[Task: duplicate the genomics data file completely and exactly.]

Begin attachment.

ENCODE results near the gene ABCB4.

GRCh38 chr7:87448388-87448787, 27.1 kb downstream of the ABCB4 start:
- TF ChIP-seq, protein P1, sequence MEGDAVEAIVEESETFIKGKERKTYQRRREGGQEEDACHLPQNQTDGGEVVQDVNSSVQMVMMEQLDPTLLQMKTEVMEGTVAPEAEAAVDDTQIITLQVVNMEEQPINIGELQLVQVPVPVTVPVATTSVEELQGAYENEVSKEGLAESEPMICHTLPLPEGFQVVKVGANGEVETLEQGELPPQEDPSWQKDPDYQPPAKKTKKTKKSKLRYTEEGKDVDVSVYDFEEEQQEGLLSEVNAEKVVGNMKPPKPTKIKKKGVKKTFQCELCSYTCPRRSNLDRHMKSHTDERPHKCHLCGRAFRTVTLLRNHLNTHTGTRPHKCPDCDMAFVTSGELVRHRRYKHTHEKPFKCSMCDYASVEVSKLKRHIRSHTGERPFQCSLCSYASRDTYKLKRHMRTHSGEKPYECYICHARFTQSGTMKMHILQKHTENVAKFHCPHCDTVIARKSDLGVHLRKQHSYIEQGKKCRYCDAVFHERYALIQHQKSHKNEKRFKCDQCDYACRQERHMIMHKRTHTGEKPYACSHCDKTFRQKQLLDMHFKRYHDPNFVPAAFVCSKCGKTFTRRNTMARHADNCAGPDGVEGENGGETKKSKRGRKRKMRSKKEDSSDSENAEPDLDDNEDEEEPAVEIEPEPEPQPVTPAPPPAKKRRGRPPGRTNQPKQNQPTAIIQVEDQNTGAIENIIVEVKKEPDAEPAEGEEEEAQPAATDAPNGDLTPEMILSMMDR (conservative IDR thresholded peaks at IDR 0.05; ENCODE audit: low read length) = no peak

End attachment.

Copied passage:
ENCODE results near the gene ABCB4.

GRCh38 chr7:87448388-87448787, 27.1 kb downstream of the ABCB4 start:
- TF ChIP-seq, protein P1, sequence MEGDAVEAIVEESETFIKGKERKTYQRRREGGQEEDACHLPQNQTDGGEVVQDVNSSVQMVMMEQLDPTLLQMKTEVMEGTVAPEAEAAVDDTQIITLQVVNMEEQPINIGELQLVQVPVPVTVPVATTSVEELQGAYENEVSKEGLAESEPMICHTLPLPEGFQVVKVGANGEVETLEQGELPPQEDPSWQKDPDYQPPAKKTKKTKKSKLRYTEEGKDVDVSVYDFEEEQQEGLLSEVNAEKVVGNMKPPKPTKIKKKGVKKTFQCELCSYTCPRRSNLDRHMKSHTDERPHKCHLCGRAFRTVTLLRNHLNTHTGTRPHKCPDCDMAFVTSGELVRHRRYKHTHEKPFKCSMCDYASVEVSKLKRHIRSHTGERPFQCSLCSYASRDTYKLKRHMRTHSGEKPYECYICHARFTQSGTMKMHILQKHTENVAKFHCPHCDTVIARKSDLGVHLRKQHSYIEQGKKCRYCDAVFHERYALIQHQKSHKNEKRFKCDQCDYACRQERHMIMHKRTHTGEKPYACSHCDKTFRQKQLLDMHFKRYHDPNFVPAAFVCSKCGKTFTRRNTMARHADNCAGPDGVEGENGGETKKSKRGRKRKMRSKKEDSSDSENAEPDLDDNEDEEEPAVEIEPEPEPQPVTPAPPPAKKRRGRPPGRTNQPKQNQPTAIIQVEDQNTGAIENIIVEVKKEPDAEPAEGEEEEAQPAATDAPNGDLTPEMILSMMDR (conservative IDR thresholded peaks at IDR 0.05; ENCODE audit: low read length) = no peak